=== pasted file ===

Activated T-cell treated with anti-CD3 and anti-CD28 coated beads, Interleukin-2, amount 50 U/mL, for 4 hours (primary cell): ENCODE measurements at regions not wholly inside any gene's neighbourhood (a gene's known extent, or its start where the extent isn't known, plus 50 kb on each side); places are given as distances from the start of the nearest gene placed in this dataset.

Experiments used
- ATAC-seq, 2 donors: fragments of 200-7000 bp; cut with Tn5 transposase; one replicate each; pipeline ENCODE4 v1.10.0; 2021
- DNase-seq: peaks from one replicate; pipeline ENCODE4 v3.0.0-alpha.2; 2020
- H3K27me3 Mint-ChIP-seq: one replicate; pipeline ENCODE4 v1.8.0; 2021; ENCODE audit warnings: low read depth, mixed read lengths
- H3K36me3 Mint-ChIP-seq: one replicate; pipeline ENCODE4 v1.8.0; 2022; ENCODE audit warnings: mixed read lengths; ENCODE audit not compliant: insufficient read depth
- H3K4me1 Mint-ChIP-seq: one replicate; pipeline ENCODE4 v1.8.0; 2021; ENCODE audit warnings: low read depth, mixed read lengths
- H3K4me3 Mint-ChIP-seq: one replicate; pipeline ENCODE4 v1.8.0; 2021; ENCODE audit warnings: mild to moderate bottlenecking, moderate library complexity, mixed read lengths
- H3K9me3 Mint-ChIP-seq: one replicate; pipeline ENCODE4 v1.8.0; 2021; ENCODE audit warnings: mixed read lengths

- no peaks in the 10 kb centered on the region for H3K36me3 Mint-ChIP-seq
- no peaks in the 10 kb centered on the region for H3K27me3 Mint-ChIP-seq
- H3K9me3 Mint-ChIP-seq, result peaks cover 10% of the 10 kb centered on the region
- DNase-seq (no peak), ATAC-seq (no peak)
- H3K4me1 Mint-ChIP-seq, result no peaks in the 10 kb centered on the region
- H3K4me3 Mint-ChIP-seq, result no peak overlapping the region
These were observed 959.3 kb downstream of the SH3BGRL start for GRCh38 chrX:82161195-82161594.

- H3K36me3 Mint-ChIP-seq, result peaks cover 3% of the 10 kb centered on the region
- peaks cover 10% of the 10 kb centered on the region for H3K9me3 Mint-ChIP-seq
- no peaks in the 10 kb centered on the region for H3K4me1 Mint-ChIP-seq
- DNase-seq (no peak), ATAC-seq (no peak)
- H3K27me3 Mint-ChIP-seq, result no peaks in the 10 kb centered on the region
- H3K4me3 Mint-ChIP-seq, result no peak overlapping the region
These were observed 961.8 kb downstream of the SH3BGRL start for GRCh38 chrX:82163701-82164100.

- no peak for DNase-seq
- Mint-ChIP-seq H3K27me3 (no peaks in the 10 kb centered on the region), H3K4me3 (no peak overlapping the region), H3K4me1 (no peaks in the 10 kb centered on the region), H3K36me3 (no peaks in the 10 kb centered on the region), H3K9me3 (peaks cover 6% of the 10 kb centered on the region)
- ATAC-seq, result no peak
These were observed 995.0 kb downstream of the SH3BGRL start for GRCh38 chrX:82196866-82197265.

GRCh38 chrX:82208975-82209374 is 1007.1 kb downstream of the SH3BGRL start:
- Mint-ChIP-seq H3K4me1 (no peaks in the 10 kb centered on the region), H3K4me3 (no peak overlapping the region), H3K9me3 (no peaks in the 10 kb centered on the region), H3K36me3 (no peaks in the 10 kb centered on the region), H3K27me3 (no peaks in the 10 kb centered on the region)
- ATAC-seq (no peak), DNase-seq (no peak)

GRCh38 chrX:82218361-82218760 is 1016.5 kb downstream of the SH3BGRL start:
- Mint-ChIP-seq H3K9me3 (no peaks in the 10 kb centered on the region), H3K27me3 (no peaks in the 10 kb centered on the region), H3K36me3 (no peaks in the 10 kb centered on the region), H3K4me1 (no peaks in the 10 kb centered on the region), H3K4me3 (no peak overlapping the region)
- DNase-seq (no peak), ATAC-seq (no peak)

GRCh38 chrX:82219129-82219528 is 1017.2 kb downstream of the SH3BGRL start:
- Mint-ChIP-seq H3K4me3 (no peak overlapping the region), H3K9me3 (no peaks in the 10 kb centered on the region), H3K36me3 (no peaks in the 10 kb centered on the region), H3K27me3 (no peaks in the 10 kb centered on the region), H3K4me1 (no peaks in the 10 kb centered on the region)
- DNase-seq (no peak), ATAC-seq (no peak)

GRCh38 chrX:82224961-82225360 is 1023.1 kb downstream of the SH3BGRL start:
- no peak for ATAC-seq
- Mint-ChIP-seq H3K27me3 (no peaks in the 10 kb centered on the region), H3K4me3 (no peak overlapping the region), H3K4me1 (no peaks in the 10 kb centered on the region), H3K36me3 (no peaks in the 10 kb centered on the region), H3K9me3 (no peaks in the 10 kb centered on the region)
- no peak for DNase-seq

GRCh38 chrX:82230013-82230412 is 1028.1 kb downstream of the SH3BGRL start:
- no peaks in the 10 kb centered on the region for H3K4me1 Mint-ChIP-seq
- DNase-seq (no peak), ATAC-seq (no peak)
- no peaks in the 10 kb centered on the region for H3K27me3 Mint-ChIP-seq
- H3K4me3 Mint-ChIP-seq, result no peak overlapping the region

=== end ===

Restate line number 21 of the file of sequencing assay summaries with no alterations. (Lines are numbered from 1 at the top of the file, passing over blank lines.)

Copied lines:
- H3K27me3 Mint-ChIP-seq, result no peaks in the 10 kb centered on the region